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ZingPath: Applying Transformations

Symmetry of a Figure

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Lesson Focus

Symmetry of a Figure

Geometry

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A pattern is completed by forming congruent shapes using various symmetries of a given figure.

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Now You Know

After completing this tutorial, you will be able to complete the following:

  • After completing this Activity Object, learners will be able to:
  • Identify line symmetry of two-dimensional figures.
  • Identify point symmetry of two-dimensional figures.

Everything You'll Have Covered

There are two types of symmetry: line and point symmetry.

Line symmetry occurs when a line divides a geometric figure into two congruent portions. In other words, the part of the figure on one side of the line is a mirror reflection of the part on the other side of the line.

Examples:

In each one of the above figures, the dotted line represents the line of symmetry splitting the figure so that both sides are congruent.

Non - Examples:

Neither of these figures has a line of symmetry, because the two sides of the figures are not congruent.

Point Symmetry exists when a figure is built around a single point called the center of the figure. For every point in the figure, there is another point found directly opposite it on the other side of the center. It looks the same when viewed from opposite directions - left to right, or turned upside-down.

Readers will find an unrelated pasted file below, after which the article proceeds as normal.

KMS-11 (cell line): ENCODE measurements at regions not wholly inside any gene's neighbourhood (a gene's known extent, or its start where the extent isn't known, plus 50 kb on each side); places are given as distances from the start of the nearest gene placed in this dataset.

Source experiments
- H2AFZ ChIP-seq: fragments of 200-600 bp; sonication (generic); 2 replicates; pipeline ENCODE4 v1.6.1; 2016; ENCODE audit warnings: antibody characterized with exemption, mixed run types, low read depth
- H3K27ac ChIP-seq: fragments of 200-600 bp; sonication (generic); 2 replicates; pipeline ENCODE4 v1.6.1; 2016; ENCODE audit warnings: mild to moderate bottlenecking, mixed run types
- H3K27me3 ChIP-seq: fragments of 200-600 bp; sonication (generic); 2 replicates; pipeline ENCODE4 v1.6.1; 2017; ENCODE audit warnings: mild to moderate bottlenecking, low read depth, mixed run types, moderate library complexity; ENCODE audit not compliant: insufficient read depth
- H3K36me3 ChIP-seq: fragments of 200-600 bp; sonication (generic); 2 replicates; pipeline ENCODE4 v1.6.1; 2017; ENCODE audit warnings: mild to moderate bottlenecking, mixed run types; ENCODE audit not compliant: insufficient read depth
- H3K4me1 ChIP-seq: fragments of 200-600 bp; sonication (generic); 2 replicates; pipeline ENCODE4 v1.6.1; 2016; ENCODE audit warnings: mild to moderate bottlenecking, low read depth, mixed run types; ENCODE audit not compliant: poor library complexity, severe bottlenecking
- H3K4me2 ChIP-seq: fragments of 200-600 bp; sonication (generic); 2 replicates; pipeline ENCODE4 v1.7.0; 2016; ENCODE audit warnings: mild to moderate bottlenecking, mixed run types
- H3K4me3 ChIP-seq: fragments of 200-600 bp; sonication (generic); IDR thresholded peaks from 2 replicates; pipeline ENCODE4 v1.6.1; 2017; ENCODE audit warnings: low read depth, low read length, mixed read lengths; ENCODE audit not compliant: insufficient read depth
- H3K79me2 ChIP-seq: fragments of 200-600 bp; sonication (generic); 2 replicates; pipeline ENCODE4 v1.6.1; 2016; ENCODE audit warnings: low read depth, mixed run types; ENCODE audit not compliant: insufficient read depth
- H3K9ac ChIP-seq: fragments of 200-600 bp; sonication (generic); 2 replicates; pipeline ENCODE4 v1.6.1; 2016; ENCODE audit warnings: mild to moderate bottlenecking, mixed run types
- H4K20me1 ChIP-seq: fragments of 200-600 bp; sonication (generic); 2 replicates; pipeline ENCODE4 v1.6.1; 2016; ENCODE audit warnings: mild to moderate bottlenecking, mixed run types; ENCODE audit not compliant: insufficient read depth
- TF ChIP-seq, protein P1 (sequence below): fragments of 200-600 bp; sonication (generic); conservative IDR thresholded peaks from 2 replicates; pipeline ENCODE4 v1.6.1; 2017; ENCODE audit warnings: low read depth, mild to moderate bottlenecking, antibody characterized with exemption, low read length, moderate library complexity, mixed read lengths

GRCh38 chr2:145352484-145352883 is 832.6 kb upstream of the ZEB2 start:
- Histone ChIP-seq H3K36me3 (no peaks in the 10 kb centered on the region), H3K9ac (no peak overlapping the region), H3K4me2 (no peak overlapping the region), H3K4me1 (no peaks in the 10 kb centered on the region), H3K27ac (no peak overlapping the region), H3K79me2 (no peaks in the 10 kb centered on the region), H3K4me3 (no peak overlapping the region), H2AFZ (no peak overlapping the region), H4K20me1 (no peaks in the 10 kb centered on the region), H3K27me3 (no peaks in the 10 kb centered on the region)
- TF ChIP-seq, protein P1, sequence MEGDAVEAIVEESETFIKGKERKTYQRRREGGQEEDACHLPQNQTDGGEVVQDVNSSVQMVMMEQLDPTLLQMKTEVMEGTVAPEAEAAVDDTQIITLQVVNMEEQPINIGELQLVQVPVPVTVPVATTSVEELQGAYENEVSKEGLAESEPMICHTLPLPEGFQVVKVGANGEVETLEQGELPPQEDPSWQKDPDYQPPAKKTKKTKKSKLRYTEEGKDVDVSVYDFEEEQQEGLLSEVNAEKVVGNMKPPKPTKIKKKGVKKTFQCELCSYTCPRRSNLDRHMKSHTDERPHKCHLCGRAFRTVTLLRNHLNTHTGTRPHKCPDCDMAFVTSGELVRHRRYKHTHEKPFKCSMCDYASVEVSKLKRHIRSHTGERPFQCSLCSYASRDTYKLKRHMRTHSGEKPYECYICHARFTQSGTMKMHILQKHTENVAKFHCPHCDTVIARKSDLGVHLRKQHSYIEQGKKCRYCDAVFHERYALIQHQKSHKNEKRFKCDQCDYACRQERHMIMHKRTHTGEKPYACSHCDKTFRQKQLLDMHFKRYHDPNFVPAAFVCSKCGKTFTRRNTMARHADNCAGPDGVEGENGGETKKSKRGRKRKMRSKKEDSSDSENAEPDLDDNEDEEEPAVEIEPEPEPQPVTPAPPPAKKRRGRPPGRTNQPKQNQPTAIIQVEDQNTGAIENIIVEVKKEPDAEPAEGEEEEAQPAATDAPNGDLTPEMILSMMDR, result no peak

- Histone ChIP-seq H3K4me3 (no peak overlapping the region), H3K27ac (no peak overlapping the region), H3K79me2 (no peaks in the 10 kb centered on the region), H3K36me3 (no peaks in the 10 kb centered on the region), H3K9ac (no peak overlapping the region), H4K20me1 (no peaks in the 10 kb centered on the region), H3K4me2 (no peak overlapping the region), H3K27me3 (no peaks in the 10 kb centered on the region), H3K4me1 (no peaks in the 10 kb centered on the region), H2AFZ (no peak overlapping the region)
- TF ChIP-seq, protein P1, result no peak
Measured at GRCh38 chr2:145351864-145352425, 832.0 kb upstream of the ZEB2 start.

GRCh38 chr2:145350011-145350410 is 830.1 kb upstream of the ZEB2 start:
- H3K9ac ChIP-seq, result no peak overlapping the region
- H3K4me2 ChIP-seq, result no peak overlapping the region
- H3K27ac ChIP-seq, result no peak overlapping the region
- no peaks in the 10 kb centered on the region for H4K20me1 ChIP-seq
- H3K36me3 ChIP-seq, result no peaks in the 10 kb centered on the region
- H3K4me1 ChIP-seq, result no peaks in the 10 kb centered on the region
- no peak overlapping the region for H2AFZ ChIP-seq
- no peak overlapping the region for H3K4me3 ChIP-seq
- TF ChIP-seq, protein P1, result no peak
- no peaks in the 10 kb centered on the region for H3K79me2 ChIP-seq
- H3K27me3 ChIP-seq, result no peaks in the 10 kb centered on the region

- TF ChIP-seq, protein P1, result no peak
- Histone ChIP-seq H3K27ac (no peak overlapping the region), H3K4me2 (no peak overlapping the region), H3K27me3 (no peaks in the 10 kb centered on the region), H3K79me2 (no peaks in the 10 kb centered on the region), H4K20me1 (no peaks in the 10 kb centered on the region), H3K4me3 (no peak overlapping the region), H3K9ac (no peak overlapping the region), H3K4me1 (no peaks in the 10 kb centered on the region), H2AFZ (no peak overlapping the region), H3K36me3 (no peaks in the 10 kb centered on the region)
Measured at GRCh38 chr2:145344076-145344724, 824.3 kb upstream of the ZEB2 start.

A simple test to determine whether a figure has point symmetry is to turn it upside-down and see if it looks the same.A figure that has point symmetry is unchanged in appearance by a rotation.

Example:

There are many real-world examples of point symmetry. The snowflake and playing card shown below are examples of point symmetry.

A tessellation is created when a shape is repeated over and over again covering a plane without any gaps or overlaps.

A regular tessellation means a tessellation made up of congruent regular polygons. Regular means that the sides of the polygon are all the same length. Congruent means that the polygons are all the same size and shape.

Only three regular polygons tessellate in plane geometry: triangles, squares, and hexagons. In this Activity Object, students complete a tessellation by choosing the correct symmetry of the figure.

Tutorial Details

Approximate Time 15 Minutes
Pre-requisite Concepts Students should know the definition of congruency.
Course Geometry
Type of Tutorial Skills Application
Key Vocabulary congruence, congruent, congruency of a figure